‘It’s a story I wanted to see told because this version of colonisation is a history I’ve only known as an adult.
It felt like the right time for our national opera company to be addressing reconciliation and presenting some heart wrenching truths through the power of beautiful music.” Sandra Willis.
Enthusiastic standing ovations on opening night are the stuff of dreams for many in the arts world.
You’re about to meet someone who has experienced the feeling intimately.
Sandra Willis is part of the team which translated John Marsden and illustrator Shaun Tan’s captivating children’s book ‘The Rabbits’ for Opera Australia.
It received five-star reviews at The Perth International Arts festival and the good news is:
It’s a comin to Melbourne…
‘The Rabbits’ tells the story of the colonisation of Australia and the cultural clash. Photo – Prue Aja
Martine Harte: Sandra… the reviews! The Guardian says, “a triumphant adaptation.” The ABC writes “a visual feast of a spine tingling performance. What’s your reaction?
Sandra Willis: I’m pretty thrilled, just absolutely stunned. I mean you don’t create a show for reviewers, you create a show for audiences and sometimes the two can be a little disparate.
We’ve had a full standing ovation on opening night, it wasn’t polite, it was fully enthusiastic, jumping to its feet and we’ve really just found that we’re telling a story that speaks to our hearts.
Many of us haven’t had a chance to feel the emotions of the history of colonisation in Australia.
It’s been a labour of love to get to this point, can you take us back to the beginning?
Sandra Willis: Four years ago I approached John Sheedy, who is the director of Barking Gecko Theatre, a very successful WA based company.
John and I had worked together in previous years and I just said, “I’m running Operas that tour into schools and I realise how incredibly successful it is for young people, because they don’t pre-judge opera.”
I suggested our two organisations could partner up and use our collective expertise to create an opera for children, families, people of all ages who may not see Opera to have an ‘in theatre’ experience, not just in their schools.
John suggested The Rabbits; we developed the idea, pitched it to Lyndon Terracini (Artistic Director of Opera Australia) and he suggested Kate Miller-Heidke, would be the perfect modern composer to write the music.
Why did you chose this particular book?
Sandra Willis: Oh The Rabbits is a beautiful book, just felt like a huge leap of faith because it’s not telling individual stories, it’s trying to tell the story of a nation in John Marsden’s words – only about 120 of them – and Shaun Tan’s illustrations.
It’s a story I wanted to see told because this version of colonisation is a history I’ve only known as an adult.
It felt like the right time for our national opera company to be addressing reconciliation and presenting some heart wrenching truths through the power of beautiful music.
It must have been incredibly difficult to bring those vivid, detailed illustrations to the stage how did you do that?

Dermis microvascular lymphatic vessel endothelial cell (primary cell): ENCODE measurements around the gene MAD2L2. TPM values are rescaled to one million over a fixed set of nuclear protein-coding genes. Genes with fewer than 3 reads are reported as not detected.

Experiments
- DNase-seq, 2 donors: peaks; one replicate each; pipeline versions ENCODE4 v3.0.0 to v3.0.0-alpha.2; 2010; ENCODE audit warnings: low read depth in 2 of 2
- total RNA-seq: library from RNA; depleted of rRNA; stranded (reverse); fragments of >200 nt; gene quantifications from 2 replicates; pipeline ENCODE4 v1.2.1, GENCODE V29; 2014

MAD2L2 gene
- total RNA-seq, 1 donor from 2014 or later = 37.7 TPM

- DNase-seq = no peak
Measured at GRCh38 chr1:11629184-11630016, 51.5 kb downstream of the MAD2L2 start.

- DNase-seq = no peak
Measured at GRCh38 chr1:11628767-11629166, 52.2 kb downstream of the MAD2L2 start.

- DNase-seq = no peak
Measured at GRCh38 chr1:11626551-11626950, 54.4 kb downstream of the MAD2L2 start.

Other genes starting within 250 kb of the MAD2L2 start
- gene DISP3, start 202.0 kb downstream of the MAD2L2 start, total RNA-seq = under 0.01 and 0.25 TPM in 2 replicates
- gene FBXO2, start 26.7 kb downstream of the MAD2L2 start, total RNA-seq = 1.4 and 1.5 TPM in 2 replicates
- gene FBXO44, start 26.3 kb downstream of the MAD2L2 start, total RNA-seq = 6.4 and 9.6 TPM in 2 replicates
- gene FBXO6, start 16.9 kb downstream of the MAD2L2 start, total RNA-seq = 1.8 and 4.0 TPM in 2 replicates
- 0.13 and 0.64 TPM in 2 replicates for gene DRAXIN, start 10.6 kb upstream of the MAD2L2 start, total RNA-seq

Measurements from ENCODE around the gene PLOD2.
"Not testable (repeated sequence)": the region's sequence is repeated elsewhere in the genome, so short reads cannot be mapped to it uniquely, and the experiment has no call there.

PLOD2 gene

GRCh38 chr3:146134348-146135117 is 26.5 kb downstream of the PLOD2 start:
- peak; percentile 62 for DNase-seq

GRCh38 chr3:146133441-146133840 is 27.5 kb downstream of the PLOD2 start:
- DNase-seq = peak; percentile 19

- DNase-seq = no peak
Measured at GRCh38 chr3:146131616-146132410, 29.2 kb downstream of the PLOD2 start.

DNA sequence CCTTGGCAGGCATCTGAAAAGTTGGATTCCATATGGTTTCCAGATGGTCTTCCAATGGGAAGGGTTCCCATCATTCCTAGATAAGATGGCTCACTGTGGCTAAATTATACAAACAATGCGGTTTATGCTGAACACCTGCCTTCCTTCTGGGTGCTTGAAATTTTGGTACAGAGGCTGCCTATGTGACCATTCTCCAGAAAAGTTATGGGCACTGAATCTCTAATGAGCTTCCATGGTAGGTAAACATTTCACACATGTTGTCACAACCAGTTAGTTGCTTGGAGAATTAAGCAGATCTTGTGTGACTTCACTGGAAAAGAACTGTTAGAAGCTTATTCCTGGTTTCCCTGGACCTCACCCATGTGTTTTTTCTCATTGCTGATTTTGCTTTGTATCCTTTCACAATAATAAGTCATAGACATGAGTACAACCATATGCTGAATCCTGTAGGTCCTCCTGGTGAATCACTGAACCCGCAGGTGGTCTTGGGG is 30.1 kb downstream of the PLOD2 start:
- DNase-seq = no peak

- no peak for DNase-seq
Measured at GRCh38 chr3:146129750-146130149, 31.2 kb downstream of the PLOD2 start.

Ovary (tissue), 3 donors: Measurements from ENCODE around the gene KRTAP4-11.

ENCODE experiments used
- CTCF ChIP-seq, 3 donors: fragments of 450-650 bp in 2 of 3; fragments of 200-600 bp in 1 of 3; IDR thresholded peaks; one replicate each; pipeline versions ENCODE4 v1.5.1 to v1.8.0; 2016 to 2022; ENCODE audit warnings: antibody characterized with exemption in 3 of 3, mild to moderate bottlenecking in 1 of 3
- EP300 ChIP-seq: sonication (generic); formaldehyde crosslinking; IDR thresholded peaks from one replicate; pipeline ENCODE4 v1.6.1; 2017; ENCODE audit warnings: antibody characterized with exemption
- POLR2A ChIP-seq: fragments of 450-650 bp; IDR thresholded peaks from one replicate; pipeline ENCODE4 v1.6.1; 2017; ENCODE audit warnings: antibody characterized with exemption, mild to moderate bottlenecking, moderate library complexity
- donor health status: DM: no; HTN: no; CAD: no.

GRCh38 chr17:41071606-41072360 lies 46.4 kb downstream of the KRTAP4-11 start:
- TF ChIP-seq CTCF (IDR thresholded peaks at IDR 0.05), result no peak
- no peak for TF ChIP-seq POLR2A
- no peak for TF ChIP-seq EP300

Sandra Willis: (laughs) fortunately I’m not the designer – a beautiful woman called Gabriele Tylesova is responsible– and she is one of Australia’s most talented designers. Our talented costume, props and set workshops built it.
The entire creative process is inspired from the book.
Can you explain what a producer does?
Sandra Willis: It’s a leadership role. It’s ensuring you get all the partnerships together and money together.
Ensuring you get all the egos in one room together, ensuring that there’s clear communication and at times you have to make the really hard decisions.
I think sometimes it’s a role that can go quite unacknowledged, not because people don’t respect what the role is, it’s a hard role to define.
What is your smartest career move?
Sandra Willis: Oh gosh, I don’t know if I’ve ever made any particular smart career moves. (laughs)
It has just evolved. Like most people who work in the performing arts I started as a performer, a childhood dancer and actor and continued that until my early twenties, where I realised I was really good, but not brilliant.
You have to have an ‘it ‘ factor to try and make it in this business, it wasn’t the only thing I wanted in life and I think to be a performer you have to have that.
Probably the smartest move I made was I realised I had to be involved in the arts and I had to work in the arts to have some impact but not be a performer.
Best tips for future producers or anyone in the creative arts really?
Sandra Willis: Be brave, take artistic risks and trust audiences.
Surround yourself with talented, collaborative, hard-working and driven colleagues.
I’ve tried to stay ahead of the game. Looking ahead at what’s happening in the arts, but also looking at what audiences want. How do they want to engage with the arts?
Chloe, CEO of canine enterprises at the wardrobe department – Photo – Prue Aja
Behind the scenes – Photo – Prue Aja
Sandra and the Maruska Blysczak who has worked in the wardrobe department for decades after leaving Poland. Photo – Prue Aja.
The recommended age is eight and up but Sandra says younger children enjoyed the production – Photo – Prue Aja
So if like me you’d love to see this tap this link, it opens at Melbourne’s Arts Centre October 9th
Australia’s National Opera Company, presents more than 700 performances and plays to more than half a million people each year, find out more over here.